Below is Parks Canada response to the summary of discussions on our Boat Tour with David Britton, Director of Ontario Waterways. Ron Bailey, Ron Black ,Alan Easton, Howie Newhook and Jim Daly from Lakeview Estates plus myself attended. Your thoughts on the response would be appreciated.
Summary of Discussion with Parks Canada on lake Tour
Thank you for taking the lake tour with us. I thought it was time well spent as it clearly showed the infestation of planted rice is of major concern not only on southern Pigeon lake but also anywhere on the Trent Severn as it is James Whetung’s intent to plant anywhere he wishes ( i.e. Buckhorn, Chemong, Rice Lake etc.)
As promised I am forwarding a summary of our conversation. We discussed many issues but the one that raised an immediate concern was the fact that FN and PC, although making progress, has not reached the stage of establishing designated areas for rice harvesting. Without this action there will no resolution to the Wild Rice issue.
We expressed our willingness to work with Parks Canada in any way possible to assist in resolving this issue.
In case an agreement is made with the FN’s re designated rice harvesting areas, it raises other questions such as:
A. Who will be responsible for the removable of the planted rice in non designated rice areas.
B. Who will be responsible for maintenance of these areas to ensure they stay Rice free?
C. Will annual permits, to maintain these areas be required. (hopefully not, as we are not responsible for the proliferation of the planted rice.)
D. We do not feel the permit to cut rice should be part of the aquatic weed removal guidelines. The cutting of rice does not disturb other aquatic matter as we only cut one to three feet below the surface and the rice is planted, not natural vegetation.
E. Could consideration be given to an annual maintenance permit with no fee.
These are only a few of the concerns which will need to be addressed. It is our wish to be part of this process and we would like to work directly with Parks Canada in determining the right course of action.
We also discussed the following
1. What protection will be put in place to protect the users of the lake if no interim solution is forth coming before the harvesting season begins. We are concerned about the uncontrolled actions demonstrated by James Whetung and partner Michelle Fraser.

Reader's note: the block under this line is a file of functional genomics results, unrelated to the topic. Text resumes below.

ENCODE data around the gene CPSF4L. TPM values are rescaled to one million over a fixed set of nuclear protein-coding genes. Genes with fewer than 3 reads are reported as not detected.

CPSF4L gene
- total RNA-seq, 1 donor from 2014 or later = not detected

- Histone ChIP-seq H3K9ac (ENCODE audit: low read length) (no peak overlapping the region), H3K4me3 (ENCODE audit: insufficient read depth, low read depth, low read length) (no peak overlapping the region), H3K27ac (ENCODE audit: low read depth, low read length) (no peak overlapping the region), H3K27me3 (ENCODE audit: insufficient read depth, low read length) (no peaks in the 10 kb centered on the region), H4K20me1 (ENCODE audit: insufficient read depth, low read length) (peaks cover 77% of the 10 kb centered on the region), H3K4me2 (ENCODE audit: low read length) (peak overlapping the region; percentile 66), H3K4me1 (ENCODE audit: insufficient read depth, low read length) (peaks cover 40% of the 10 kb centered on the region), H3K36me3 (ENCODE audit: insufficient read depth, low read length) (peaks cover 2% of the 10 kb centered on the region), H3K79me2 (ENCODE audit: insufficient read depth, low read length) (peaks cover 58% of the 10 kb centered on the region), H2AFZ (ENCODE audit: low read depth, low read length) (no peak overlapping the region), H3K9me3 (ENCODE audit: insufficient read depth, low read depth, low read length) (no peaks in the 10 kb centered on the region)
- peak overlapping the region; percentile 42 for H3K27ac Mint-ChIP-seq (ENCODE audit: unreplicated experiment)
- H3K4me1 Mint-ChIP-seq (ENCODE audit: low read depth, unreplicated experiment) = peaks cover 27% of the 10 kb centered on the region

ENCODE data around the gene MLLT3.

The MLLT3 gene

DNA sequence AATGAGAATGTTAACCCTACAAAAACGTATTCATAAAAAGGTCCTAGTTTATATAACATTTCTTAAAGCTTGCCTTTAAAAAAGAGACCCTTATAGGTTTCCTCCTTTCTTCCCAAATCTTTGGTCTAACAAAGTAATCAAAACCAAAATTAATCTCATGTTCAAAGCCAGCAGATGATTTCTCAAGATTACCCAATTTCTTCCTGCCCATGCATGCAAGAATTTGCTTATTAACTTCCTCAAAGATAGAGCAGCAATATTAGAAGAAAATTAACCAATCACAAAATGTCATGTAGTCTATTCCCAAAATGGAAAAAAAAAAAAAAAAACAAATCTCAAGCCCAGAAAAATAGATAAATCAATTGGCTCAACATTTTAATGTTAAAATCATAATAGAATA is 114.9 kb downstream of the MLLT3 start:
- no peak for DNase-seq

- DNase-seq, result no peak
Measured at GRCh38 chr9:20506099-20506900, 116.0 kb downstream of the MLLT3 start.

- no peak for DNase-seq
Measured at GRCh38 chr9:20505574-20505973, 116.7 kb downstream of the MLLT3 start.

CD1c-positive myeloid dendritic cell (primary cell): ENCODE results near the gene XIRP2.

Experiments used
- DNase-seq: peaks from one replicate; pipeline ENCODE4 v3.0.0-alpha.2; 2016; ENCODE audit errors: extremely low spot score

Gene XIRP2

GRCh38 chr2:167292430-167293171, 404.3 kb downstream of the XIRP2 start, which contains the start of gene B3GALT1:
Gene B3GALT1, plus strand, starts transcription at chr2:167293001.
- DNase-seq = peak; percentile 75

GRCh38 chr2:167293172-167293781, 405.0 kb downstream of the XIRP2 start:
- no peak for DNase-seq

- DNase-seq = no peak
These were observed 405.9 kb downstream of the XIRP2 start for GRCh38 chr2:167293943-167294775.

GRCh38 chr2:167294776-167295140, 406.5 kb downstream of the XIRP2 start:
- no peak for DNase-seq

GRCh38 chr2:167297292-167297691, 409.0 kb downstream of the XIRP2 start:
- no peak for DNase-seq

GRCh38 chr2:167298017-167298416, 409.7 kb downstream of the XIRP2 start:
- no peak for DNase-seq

2. We suggested that based on our experience the minimum requirement for safe recreational use is 1200 ft. between the rice beds and the shorelines The minimum requirement would not be needed if the designated area for rice beds were placed along non populated shorelines as pointed out on our tour.
3. We need answers to the following;
a. Can anyone plant Wild Rice on Private deeded land?
( This is contrary to the harvesting guidelines) Can the offender be charged?
b. Did Parks Canada give permission to First Nations to reseed existing rice beds in
c. Did Parks Canada give permission to First Nations to plant new rice beds in
southern Pigeon Lake?
It is our understanding that there are no regulations covering the seeding and
harvesting of Wild Rice in Federal Waters; therefore, we are assuming we have the
right to do so. If we are not correct please advise where the regulations can be
David, thanks again for your efforts in trying to resolve the rice issue. It is our hope that
Parks Canada will take a stand on the issues outlined. We need leadership that will bring a fair settlement. If First Nations continue to stonewall the talks, we hope that Parks Canada will take a stand to develop a master plan that will ensure First Nations have designated rice stands in non populated areas and Canadians of all walks of life will be able to once again enjoy the waters of southern Pigeon Lake.
Looking forward to your response.
Spokesperson-Save Pigeon Lake Group
Response to the summary of discussions.
Thanks again for the opportunity to get out on the lake and to hear the perspectives from you and some of the other shoreline property owners. It was really useful for me to have that discussion on site where you can actually see the areas in question.
Thanks for your summary of our discussion. In terms of next steps, as I mentioned, we’re reaching the point on this file where we’ve had a thorough discussion with both WTFN and yourselves on the various perspectives on wild rice management on Pigeon Lake. Over the next several weeks we’ll be discussing the next steps on this file internally in Parks Canada. I appreciate you laying out the questions about potential approaches for rice removal, its valuable for us to know your perspectives on this and supports the discussions we’ll be having.
I also wanted to follow-up on a few other items we discussed:
With respect to the question about whether non-Indigenous people can harvest wild rice. The Historic Canals Regulations require a permit for the removals of any aquatic vegetation (other than for Indigenous Harvesting). In the past we have permits for non-Indigenous harvesting of wild rice, with a permit condition that limits the quantity to a max of 20 lbs. It has likely been a number of years since we’ve issued a permit of this nature and if we were to receive one now, given the current context, we would likely need to review the process.
On your question about the legalities of a non-Indigenous person seeding wild rice, this is something we are presently looking into.